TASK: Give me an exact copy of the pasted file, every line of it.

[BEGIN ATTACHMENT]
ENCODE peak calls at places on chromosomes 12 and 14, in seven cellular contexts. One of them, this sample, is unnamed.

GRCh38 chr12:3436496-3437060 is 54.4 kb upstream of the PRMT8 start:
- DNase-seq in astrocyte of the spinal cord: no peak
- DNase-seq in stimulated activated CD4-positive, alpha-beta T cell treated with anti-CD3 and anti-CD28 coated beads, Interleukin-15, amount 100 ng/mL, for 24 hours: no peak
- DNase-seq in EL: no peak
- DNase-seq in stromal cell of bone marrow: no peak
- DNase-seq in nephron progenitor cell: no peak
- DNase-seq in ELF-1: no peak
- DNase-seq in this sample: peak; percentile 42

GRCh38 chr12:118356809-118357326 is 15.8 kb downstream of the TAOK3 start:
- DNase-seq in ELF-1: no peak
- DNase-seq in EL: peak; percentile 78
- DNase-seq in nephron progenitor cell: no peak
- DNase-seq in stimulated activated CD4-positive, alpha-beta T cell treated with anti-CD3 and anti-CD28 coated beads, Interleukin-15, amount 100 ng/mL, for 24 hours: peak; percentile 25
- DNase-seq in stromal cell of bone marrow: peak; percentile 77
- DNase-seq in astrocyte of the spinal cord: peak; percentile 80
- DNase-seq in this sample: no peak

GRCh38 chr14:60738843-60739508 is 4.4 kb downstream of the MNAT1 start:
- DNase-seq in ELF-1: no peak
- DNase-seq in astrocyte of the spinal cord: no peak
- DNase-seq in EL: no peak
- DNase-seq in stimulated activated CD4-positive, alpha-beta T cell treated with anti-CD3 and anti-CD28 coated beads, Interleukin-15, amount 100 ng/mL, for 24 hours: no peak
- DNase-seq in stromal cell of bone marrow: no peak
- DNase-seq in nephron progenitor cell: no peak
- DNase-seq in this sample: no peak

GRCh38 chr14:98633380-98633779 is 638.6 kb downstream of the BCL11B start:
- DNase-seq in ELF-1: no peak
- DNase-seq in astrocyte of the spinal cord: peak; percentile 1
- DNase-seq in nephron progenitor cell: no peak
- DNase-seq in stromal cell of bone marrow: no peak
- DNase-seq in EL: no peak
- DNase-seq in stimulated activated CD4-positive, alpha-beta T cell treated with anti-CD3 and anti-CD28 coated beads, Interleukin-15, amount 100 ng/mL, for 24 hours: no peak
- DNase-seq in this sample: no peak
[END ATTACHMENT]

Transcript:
ENCODE peak calls at places on chromosomes 12 and 14, in seven cellular contexts. One of them, this sample, is unnamed.

GRCh38 chr12:3436496-3437060 is 54.4 kb upstream of the PRMT8 start:
- DNase-seq in astrocyte of the spinal cord: no peak
- DNase-seq in stimulated activated CD4-positive, alpha-beta T cell treated with anti-CD3 and anti-CD28 coated beads, Interleukin-15, amount 100 ng/mL, for 24 hours: no peak
- DNase-seq in EL: no peak
- DNase-seq in stromal cell of bone marrow: no peak
- DNase-seq in nephron progenitor cell: no peak
- DNase-seq in ELF-1: no peak
- DNase-seq in this sample: peak; percentile 42

GRCh38 chr12:118356809-118357326 is 15.8 kb downstream of the TAOK3 start:
- DNase-seq in ELF-1: no peak
- DNase-seq in EL: peak; percentile 78
- DNase-seq in nephron progenitor cell: no peak
- DNase-seq in stimulated activated CD4-positive, alpha-beta T cell treated with anti-CD3 and anti-CD28 coated beads, Interleukin-15, amount 100 ng/mL, for 24 hours: peak; percentile 25
- DNase-seq in stromal cell of bone marrow: peak; percentile 77
- DNase-seq in astrocyte of the spinal cord: peak; percentile 80
- DNase-seq in this sample: no peak

GRCh38 chr14:60738843-60739508 is 4.4 kb downstream of the MNAT1 start:
- DNase-seq in ELF-1: no peak
- DNase-seq in astrocyte of the spinal cord: no peak
- DNase-seq in EL: no peak
- DNase-seq in stimulated activated CD4-positive, alpha-beta T cell treated with anti-CD3 and anti-CD28 coated beads, Interleukin-15, amount 100 ng/mL, for 24 hours: no peak
- DNase-seq in stromal cell of bone marrow: no peak
- DNase-seq in nephron progenitor cell: no peak
- DNase-seq in this sample: no peak

GRCh38 chr14:98633380-98633779 is 638.6 kb downstream of the BCL11B start:
- DNase-seq in ELF-1: no peak
- DNase-seq in astrocyte of the spinal cord: peak; percentile 1
- DNase-seq in nephron progenitor cell: no peak
- DNase-seq in stromal cell of bone marrow: no peak
- DNase-seq in EL: no peak
- DNase-seq in stimulated activated CD4-positive, alpha-beta T cell treated with anti-CD3 and anti-CD28 coated beads, Interleukin-15, amount 100 ng/mL, for 24 hours: no peak
- DNase-seq in this sample: no peak